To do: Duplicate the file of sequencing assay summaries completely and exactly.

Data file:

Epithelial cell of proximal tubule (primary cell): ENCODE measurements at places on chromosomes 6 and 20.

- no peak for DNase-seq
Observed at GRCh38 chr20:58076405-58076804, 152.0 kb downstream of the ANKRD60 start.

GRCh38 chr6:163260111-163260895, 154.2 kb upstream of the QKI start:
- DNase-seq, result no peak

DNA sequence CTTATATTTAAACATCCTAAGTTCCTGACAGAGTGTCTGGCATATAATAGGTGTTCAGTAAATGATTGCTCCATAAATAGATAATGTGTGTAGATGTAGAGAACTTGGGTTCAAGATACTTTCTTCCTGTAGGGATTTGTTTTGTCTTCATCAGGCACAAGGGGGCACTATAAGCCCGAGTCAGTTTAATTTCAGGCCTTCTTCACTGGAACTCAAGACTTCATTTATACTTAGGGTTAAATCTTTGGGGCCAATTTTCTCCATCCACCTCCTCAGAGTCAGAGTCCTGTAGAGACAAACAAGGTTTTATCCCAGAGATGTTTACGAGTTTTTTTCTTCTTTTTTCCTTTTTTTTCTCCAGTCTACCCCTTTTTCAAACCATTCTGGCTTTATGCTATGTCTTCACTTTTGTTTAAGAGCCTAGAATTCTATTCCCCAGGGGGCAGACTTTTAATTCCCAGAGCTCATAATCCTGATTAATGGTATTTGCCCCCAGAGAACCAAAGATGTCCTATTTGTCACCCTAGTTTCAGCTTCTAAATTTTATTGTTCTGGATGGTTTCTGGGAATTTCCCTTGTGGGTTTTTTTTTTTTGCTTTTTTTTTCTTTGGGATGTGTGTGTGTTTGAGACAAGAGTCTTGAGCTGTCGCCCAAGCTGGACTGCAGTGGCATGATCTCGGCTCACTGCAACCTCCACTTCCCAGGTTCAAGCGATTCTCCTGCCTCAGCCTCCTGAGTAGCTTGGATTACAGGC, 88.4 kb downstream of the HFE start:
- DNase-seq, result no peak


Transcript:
Epithelial cell of proximal tubule (primary cell): ENCODE measurements at places on chromosomes 6 and 20.

- no peak for DNase-seq
Observed at GRCh38 chr20:58076405-58076804, 152.0 kb downstream of the ANKRD60 start.

GRCh38 chr6:163260111-163260895, 154.2 kb upstream of the QKI start:
- DNase-seq, result no peak

DNA sequence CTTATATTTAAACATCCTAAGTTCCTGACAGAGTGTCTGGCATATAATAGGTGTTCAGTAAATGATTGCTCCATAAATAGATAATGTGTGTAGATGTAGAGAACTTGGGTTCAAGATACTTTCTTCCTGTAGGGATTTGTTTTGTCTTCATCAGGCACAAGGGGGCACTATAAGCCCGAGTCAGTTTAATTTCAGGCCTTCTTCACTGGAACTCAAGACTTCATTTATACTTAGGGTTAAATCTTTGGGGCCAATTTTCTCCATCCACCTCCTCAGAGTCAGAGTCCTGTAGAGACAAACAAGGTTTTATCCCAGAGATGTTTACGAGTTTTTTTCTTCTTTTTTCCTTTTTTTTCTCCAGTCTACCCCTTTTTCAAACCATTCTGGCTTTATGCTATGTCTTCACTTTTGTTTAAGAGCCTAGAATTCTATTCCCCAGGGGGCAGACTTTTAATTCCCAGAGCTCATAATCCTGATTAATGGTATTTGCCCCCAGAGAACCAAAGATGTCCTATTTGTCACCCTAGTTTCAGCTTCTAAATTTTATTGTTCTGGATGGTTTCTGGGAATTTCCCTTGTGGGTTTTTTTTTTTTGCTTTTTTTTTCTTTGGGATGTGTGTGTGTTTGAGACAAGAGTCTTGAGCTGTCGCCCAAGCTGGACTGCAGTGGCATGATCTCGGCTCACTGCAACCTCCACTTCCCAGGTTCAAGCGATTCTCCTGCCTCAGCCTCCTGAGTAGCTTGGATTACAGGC, 88.4 kb downstream of the HFE start:
- DNase-seq, result no peak